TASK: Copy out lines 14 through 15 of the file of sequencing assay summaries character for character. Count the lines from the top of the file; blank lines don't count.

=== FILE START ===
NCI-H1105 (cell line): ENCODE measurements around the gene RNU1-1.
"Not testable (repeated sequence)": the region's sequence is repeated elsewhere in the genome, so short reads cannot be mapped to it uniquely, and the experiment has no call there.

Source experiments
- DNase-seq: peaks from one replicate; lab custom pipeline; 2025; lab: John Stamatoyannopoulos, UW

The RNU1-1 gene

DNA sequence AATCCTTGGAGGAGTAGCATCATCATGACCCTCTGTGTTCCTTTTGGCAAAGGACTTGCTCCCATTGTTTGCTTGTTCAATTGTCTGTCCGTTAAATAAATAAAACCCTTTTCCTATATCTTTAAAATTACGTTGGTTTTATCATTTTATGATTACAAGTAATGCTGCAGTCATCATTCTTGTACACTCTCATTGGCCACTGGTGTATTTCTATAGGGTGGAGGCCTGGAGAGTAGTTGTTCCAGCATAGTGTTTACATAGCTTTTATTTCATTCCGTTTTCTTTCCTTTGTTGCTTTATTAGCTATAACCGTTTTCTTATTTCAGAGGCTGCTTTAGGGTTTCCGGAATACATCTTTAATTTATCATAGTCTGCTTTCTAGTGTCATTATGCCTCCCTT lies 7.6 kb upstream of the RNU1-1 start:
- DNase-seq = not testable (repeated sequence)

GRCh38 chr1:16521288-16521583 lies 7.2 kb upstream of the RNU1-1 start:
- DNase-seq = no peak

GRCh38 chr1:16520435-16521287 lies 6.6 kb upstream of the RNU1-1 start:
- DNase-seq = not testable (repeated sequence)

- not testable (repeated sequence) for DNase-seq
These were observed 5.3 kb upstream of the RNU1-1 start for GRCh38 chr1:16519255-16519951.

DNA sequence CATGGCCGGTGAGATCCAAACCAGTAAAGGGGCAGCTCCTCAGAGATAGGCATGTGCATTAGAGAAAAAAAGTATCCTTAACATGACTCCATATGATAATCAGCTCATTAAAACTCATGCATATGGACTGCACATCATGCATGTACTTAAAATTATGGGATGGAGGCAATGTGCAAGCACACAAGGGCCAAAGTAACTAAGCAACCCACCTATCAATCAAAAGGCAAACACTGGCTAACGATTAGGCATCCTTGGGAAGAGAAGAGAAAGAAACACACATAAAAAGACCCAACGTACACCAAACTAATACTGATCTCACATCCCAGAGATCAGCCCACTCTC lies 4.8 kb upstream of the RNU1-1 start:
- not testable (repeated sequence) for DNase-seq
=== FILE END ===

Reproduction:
DNA sequence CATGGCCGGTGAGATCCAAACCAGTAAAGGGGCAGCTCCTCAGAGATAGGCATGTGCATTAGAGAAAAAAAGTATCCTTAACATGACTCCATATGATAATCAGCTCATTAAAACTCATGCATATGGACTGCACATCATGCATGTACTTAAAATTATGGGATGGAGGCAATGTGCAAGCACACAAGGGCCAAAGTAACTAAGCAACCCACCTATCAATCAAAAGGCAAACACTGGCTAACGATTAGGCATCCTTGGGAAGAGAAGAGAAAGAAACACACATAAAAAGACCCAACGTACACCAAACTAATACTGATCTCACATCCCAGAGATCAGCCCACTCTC lies 4.8 kb upstream of the RNU1-1 start:
- not testable (repeated sequence) for DNase-seq